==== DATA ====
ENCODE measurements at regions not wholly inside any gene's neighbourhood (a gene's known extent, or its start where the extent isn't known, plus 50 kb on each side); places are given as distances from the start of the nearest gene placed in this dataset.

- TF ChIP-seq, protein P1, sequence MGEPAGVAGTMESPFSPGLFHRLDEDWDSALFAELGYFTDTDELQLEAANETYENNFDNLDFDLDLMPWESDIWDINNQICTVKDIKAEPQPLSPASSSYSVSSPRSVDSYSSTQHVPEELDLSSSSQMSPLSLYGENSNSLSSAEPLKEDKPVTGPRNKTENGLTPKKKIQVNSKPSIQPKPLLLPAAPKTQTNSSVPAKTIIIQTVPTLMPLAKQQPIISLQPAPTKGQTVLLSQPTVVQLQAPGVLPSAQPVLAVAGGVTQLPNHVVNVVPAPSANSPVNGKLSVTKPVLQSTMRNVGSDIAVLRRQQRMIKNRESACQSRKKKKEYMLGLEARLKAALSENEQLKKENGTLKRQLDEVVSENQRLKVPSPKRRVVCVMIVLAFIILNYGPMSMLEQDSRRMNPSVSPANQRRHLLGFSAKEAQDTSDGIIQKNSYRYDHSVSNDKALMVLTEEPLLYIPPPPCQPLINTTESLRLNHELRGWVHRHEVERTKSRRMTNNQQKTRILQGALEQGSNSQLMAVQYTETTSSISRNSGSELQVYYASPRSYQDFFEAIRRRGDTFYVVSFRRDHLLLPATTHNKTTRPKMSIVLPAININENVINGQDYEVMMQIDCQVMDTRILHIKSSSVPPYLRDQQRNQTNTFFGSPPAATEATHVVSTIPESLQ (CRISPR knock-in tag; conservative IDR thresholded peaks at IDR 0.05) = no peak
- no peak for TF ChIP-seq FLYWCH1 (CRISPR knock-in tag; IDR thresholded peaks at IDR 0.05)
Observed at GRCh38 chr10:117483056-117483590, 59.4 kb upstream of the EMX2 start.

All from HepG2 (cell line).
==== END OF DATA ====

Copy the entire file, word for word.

ENCODE measurements at regions not wholly inside any gene's neighbourhood (a gene's known extent, or its start where the extent isn't known, plus 50 kb on each side); places are given as distances from the start of the nearest gene placed in this dataset.

- TF ChIP-seq, protein P1, sequence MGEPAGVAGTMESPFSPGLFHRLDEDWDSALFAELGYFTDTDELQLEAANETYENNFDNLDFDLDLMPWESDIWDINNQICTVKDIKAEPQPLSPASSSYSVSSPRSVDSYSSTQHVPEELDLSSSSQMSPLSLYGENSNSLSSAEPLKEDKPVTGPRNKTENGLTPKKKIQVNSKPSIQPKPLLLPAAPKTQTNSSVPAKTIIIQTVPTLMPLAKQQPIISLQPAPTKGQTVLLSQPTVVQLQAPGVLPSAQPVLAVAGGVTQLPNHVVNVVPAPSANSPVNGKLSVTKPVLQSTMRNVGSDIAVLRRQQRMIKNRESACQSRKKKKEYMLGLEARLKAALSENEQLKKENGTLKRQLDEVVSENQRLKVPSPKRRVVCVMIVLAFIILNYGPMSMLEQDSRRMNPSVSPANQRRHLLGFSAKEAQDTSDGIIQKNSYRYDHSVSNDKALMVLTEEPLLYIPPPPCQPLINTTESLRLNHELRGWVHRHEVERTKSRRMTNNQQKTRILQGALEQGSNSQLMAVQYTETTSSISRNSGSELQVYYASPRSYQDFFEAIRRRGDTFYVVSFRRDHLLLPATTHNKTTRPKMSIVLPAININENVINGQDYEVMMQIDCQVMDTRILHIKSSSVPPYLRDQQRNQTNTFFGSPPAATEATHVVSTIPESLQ (CRISPR knock-in tag; conservative IDR thresholded peaks at IDR 0.05) = no peak
- no peak for TF ChIP-seq FLYWCH1 (CRISPR knock-in tag; IDR thresholded peaks at IDR 0.05)
Observed at GRCh38 chr10:117483056-117483590, 59.4 kb upstream of the EMX2 start.

All from HepG2 (cell line).